A layperson might think of “frail” as simply a synonym for “weak” or “fragile.” But in the medical field, frailty is a specific term, meaning – due to factors including inflammation and hormone shifts – a patient has a lack of physiological reserve, or a reduced ability to tolerate stress.
“That stress can be anything from the simple event of falling to getting COVID or another infectious disease,” said Nima Toosizadeh, assistant professor of biomedical engineering and medicine. “Or, it can be a treatment that might be invasive for patients. Knowing who can tolerate the stress is critical.”
It is critical because frailty impacts treatment decisions. For instance, a doctor might be less likely to recommend a risky procedure like open heart surgery to a frail patient, instead opting for other options that don’t impose high levels of stress. A frail patient with COVID-19 will receive specialized care, compared to a non-frail patient. Frail patients are also at an increased risk for depression, because a loss in muscle mass can lead to reduced mobility that sometimes results in isolation.
With a $580,000 CAREER Award from the National Science Foundation, Toosizadeh is developing and perfecting a new method to diagnose frailty: attaching wearable sensors to measure motor, heart, and brain function, and asking older adult patients to bend and straighten the arm for less than a minute.
“It’s just bending the elbow,” said Toosizadeh, who joined the university as a postdoctoral researcher in 2013 and became a faculty member in 2017. “The whole point is to make it easy for the clinicians and patients to do.”
A Little Elbow Grease
Current methods for diagnosing frailty can be impractical in clinical settings. One method is a 72-point questionnaire that asks about cognitive and physical frailty symptoms. The other primary method involves about 45 minutes’ worth of tasks for patients to complete, and it is partially subjective.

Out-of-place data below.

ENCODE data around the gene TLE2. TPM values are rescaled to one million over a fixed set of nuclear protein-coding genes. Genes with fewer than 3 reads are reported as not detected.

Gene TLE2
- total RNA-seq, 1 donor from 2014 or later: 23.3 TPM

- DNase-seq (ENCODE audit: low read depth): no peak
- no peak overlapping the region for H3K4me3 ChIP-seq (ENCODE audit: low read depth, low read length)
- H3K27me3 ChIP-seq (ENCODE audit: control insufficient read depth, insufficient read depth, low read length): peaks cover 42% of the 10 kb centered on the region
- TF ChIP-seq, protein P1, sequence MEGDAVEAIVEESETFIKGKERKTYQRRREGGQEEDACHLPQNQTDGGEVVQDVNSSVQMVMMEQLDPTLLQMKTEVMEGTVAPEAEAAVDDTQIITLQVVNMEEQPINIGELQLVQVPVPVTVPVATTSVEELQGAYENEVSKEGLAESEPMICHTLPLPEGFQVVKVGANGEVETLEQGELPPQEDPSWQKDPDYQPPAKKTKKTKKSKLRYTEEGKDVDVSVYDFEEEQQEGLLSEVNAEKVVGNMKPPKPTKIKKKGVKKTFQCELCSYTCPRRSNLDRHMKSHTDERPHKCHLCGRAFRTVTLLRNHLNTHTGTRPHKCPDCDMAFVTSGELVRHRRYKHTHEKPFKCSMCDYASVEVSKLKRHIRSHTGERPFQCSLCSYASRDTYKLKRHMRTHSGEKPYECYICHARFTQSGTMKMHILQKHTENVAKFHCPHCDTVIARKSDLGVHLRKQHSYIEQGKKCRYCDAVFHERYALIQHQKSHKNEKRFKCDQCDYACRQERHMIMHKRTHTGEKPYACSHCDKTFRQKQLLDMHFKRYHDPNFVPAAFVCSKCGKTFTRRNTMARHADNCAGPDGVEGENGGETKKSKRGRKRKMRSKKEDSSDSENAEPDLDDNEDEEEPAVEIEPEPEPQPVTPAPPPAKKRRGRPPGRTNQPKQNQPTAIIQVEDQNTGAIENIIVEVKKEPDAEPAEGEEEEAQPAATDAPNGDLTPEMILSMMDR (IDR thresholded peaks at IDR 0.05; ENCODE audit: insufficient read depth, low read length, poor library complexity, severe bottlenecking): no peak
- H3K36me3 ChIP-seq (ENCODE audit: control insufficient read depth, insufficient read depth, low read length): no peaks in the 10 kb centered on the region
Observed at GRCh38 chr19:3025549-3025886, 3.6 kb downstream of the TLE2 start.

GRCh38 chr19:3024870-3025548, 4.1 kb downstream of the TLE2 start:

Toosizadeh’s lab is centered on the mission of assessing frailty and how it impacts motor function, cognitive abilities, and cardiac autonomic control. Not only is his group the first to measure frailty using wearable sensors, it’s also the first to use these measurements to look specifically at the interactions of different systems involved in frailty, rather than examining each one individually.
After years of collecting data from more than 1,000 patients, Toosizadeh and his team previously developed a test for physical frailty in which patients bend and straighten their arms as fast as they can for just 20 seconds. That’s just long enough to yield accurate results, while being as short as possible to reduce inconvenience for patience. Sensors on the patients’ arms use this minor source of physical stress to predict how patients might respond to a much bigger one.
With the NSF funding, the team is developing a test for two other frailty components: cardiac autonomic control and cognitive impairment. To measure cognitive frailty, they’ll implement a “dual-tasking concept,” involving simultaneous arm movements and counting, for one minute. Patients also wear sensors on their heads to measure brain function.
“What you’re trying to do is put some cognitive burden on the patient while we’re measuring their brain function and their motor task,” Toosizadeh said. “And, based on that, we can also determine the cognitive status of the patient.”
The team is also working on an app that could someday monitor frailty symptoms with an everyday sensor like a smartwatch. While the app itself wouldn’t be a diagnostic or prevention tool, doctors could use this information about the patient’s health to make more data-informed decisions.
Training the Next Generation of Physicians and Engineers
Toosizadeh works closely with Focusing Research on the Border Area, (FRONTERA), and Border Latino and American Indian Summer Exposure to Research (BLAISER), two initiatives at the University of Arizona designed to provide research experience for undergraduates. The CAREER Award will also help systematize and streamline this partnership to benefit the maximum number of students.
Toosizadeh said he aims to help students move beyond a summer research experience and start to develop future career maps.
“A lot of students are in biomedical engineering and aren’t sure whether to go to medical school, enter industry or pursue research,” he said. “This gives them an idea of what it would be like to be on both sides – collecting data as a researcher and being in the hospital as a medical provider to patients, as well as doing programming, developing codes, and doing post processing on the engineering side.”